Time Salvager by Wesley Chu
It’s the 26th century, and mankind has finally done it. We’ve finally rendered Earth a desolate wasteland. Anyone with the means to flee has done so during the preceding centuries, populating neighboring planets and their moons. What’s more, we’ve taken the wars that marred the Earth with us. World War III was followed by the Warring Tech period, the Core Conflicts of the origin planets (Venus, Earth, and Mars), and the Gas Wars, in which the resources of the gas giants were fought over, creating “the deadliest conflict in the history of mankind, causing a billion deaths over a span of forty years.”
Scientists predict mankind’s demise by the year 3000. Our tether to survival is a thin one, and it’s wholly dependent upon time travel. Having decimated not just Earth’s resources but those of the entire solar system, we now travel back in time to recover resources from the past. Doing so is a dangerous and delicate job requiring a unique breed of individual – the chronman.
“It took a special sort of person to be a chronman, and it wasn’t the good kind of special… Officially known as time operatives, chronmen had to be intelligent, quick to adjust to changing situations, possess large short-term memory capacities, have limited long-term memeory cycles, and be good actors. Chronmen also shared negative traits. They tended to be anti-social, short-tempered, excessively violent, and borderline suicidal.”
James Griffin-Mars is a chronman – not the young and wide-eyed sort; more of the grizzled and self-destructive variety. Likely just a few jobs away from “poking a giant in the eye,” chronman-speak for steering his ship directly toward one of the gas giant planets and letting go of the wheel. He’s seen a few too many people die during his excursions into the past, and the ghosts of these souls have lately been penetrating the alcoholic haze James puts up as a barrier. And these ghosts? They’re really beginning to bother him.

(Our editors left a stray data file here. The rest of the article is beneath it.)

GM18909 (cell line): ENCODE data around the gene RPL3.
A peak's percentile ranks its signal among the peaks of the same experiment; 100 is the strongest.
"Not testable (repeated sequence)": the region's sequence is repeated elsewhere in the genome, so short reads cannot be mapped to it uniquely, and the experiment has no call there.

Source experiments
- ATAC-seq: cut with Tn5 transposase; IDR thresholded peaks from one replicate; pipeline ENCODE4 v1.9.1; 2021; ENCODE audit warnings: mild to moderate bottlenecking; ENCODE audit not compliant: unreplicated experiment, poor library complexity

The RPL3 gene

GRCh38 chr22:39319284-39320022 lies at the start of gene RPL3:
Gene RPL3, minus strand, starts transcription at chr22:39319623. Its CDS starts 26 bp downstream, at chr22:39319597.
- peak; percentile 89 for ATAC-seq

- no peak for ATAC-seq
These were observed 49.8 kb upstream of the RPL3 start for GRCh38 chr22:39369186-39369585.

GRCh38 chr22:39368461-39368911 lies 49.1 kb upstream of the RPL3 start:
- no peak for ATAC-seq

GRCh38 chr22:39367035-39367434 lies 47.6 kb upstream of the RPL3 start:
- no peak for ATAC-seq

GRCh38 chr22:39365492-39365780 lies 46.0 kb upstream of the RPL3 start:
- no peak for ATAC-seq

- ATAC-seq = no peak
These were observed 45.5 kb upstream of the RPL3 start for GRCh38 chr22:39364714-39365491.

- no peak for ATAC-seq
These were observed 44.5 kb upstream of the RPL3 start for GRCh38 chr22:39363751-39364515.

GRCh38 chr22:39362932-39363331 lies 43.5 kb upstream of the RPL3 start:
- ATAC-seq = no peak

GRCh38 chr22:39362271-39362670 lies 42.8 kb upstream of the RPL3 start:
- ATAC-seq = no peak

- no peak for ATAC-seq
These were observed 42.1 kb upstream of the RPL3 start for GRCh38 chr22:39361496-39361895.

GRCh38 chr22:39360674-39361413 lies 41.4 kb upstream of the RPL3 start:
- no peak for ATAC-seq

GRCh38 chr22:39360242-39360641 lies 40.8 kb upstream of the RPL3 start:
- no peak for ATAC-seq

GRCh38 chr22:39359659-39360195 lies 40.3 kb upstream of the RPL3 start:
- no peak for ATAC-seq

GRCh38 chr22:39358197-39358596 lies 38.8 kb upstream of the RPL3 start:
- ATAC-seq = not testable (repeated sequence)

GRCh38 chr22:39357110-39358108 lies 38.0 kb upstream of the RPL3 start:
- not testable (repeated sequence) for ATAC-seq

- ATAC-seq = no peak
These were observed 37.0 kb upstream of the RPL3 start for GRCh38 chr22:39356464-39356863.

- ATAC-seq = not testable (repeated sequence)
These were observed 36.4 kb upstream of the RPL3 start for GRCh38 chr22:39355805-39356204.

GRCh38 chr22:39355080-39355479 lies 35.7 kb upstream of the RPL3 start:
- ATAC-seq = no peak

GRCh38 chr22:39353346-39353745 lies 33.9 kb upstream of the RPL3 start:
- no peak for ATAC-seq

James is on an assignment to the 21st century, a plum job for a megacorporation that could earn him out of his service, when he violates the highest Time Law by bringing Elise Kim, a doomed female scientist, back to the future with him. It’s a capital offense, and ChronoCom, James’ former employer, will stop at nothing to find James and Elise, fix “the anomaly,” and heal the chronostream.
Time Salvager is a great read on many levels. Chu’s world-building is superb, with faint glimpses of events – mostly wars and environmental abuse – that land humanity in the dead-end dystopia of the novel’s present. Enough to make it believable, but not so much as to overwhelm the novel’s excellent pacing. The same goes for the time-travel; Chu goes easy on the mind-bending time paradoxes, while still making a couple of playful historical allusions, one positing the origins of Shaolin Kung Fu’s more mystical elements.
Finally, Time Salvager‘s characters are wonderfully believable. James Griffin-Mars is a spiteful anti-hero – burnt out and dangerous. He’s just not a very likable fellow, which gives him plenty of room for growth. His foil, Levin Javier-Oberon, is a resolute corporate man, single-mindedly loyal to Chronocom. Elise is an inquisitive and independent free-spirit who, while stranded a couple centuries into her future, is not having any of James’ small-minded guff. It’s an excellent back and forth between the couple that makes for something of a fun, understated romance.
Which brings me to the environmental element and a hot (pun intended) new literary genre called Climate Fiction, or Cli-Fi, of which Time Salvager is an excellent example. In the late 21st century, Elise is an biological scientist whose team is on the brink of curing an environmental affliction when they are wiped out. In the 26th century, the affliction has become a calamity, and there’s more than a small amount of indignance over humanity having let this happen to the planet.
Time Salvager is a page-turner and clearly the start of a series, as Chu leaves much unanswered and plenty of room for more to come. All I lack is a chronman to reach into the future and bring back the next installment.